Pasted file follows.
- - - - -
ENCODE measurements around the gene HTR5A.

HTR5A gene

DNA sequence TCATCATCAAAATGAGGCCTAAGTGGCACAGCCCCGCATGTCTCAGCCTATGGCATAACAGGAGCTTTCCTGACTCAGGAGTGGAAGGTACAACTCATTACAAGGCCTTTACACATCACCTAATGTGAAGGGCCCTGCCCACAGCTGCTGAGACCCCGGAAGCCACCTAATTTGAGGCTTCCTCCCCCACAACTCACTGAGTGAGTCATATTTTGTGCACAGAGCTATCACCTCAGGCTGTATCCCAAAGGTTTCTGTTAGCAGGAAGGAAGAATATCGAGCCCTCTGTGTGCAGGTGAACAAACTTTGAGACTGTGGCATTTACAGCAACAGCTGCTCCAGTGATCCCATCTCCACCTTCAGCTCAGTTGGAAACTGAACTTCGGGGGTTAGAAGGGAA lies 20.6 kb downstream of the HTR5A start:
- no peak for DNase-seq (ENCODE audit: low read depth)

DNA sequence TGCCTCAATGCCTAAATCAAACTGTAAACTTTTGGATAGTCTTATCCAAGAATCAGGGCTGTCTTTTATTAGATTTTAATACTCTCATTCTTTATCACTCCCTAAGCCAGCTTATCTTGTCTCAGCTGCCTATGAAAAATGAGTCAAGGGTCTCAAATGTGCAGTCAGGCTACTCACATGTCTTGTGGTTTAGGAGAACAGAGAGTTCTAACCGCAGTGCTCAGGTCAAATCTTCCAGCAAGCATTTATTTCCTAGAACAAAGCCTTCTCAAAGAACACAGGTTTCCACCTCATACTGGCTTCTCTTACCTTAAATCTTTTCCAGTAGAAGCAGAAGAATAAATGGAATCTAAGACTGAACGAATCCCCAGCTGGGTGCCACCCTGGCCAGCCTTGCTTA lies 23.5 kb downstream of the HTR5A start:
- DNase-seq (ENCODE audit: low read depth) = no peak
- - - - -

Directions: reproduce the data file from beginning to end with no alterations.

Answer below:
ENCODE measurements around the gene HTR5A.

HTR5A gene

DNA sequence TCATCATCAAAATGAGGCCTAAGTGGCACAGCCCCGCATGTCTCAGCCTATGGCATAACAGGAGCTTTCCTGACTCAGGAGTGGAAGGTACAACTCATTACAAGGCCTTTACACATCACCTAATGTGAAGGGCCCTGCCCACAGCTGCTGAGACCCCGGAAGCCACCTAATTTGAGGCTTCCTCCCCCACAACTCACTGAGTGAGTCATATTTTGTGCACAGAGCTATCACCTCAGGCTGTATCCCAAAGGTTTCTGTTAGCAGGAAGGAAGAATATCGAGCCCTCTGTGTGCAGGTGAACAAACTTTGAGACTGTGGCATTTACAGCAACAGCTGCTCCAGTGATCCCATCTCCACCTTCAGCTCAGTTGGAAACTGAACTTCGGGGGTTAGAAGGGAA lies 20.6 kb downstream of the HTR5A start:
- no peak for DNase-seq (ENCODE audit: low read depth)

DNA sequence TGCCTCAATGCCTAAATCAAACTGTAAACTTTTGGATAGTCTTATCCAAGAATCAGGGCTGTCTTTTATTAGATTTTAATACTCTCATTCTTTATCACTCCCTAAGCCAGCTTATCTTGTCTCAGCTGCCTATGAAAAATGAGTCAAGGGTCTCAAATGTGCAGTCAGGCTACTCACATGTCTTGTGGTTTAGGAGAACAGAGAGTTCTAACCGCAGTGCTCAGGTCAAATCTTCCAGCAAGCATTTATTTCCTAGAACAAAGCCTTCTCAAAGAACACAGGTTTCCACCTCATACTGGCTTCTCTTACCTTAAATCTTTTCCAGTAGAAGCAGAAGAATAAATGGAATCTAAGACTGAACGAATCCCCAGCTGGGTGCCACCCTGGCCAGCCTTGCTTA lies 23.5 kb downstream of the HTR5A start:
- DNase-seq (ENCODE audit: low read depth) = no peak